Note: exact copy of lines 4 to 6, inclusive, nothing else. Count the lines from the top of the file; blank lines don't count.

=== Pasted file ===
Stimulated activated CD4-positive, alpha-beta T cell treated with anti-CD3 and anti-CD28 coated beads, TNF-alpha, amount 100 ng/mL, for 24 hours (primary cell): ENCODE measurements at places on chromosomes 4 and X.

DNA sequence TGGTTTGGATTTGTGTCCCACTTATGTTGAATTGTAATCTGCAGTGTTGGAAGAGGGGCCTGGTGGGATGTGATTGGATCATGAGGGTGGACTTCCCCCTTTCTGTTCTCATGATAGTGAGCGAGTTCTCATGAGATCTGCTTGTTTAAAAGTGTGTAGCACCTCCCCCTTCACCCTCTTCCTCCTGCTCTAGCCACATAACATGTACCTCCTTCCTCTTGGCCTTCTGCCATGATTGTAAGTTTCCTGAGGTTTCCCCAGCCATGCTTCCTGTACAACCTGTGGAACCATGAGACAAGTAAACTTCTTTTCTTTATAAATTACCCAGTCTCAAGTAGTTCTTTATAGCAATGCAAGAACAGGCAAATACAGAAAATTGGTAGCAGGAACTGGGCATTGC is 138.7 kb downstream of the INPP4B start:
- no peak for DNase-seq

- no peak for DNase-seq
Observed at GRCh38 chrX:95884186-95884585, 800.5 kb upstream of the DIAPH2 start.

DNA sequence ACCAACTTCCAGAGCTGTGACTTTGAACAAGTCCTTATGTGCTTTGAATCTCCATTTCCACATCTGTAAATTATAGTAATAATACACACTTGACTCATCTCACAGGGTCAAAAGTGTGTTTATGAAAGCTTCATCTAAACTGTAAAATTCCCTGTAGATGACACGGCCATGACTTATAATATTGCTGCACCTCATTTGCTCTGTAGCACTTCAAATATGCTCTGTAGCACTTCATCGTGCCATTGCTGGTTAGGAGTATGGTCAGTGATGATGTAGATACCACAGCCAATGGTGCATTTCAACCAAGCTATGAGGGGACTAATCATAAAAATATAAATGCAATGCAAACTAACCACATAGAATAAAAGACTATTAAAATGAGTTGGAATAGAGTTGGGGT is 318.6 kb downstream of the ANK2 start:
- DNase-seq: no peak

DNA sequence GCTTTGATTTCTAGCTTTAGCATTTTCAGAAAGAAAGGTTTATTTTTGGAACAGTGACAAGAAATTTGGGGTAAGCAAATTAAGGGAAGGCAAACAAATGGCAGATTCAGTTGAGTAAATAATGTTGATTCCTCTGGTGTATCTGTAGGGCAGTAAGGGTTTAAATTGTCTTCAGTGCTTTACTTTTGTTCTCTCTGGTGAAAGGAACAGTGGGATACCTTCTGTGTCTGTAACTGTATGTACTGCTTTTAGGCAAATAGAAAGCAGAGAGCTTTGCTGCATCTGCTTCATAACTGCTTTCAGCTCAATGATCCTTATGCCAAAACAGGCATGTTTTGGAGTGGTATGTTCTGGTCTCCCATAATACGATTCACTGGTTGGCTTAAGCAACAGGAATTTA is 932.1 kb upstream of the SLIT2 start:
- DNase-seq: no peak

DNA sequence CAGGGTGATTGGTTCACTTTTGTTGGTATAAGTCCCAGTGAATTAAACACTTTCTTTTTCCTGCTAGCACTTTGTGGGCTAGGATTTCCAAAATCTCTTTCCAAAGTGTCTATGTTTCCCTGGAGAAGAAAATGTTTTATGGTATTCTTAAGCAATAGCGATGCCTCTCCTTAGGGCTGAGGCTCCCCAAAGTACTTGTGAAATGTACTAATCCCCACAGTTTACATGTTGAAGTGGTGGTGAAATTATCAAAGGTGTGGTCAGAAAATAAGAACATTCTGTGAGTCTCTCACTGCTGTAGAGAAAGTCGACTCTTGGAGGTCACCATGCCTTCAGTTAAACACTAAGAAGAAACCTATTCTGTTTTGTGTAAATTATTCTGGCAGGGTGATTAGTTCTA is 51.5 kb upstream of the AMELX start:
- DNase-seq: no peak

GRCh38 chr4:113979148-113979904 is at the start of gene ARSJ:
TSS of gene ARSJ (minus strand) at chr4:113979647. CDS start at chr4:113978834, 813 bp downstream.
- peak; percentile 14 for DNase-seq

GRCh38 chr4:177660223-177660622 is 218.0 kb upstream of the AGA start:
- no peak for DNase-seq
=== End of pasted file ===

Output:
- no peak for DNase-seq
Observed at GRCh38 chrX:95884186-95884585, 800.5 kb upstream of the DIAPH2 start.

DNA sequence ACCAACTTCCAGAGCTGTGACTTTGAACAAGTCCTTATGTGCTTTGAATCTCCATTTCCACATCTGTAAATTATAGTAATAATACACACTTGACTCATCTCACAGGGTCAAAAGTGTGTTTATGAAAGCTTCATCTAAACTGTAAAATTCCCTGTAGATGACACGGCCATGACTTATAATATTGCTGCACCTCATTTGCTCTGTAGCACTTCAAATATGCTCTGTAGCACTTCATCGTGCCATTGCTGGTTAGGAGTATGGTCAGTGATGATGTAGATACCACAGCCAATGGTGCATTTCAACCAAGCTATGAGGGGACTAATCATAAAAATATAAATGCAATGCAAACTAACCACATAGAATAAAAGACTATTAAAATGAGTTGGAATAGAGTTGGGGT is 318.6 kb downstream of the ANK2 start: